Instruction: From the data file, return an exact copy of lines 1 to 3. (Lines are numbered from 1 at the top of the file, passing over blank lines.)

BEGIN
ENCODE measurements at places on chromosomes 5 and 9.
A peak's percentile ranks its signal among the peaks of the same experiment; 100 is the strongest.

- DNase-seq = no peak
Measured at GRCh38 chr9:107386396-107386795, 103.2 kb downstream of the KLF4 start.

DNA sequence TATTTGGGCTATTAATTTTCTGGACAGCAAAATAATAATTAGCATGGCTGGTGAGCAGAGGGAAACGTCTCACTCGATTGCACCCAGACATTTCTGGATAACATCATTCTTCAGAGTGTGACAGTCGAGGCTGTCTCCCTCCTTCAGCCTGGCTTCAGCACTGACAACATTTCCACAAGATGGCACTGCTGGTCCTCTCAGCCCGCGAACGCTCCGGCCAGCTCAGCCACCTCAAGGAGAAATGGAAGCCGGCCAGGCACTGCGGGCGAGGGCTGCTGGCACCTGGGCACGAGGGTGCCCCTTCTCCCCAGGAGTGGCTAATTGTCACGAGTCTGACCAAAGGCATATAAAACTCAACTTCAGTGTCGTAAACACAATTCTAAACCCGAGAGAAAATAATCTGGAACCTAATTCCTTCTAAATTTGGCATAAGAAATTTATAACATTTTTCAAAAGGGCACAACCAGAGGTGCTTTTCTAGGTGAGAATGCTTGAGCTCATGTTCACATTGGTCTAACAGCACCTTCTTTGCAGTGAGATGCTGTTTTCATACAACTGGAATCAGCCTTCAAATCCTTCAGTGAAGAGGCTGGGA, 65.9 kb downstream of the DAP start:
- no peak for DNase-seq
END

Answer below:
ENCODE measurements at places on chromosomes 5 and 9.
A peak's percentile ranks its signal among the peaks of the same experiment; 100 is the strongest.

- DNase-seq = no peak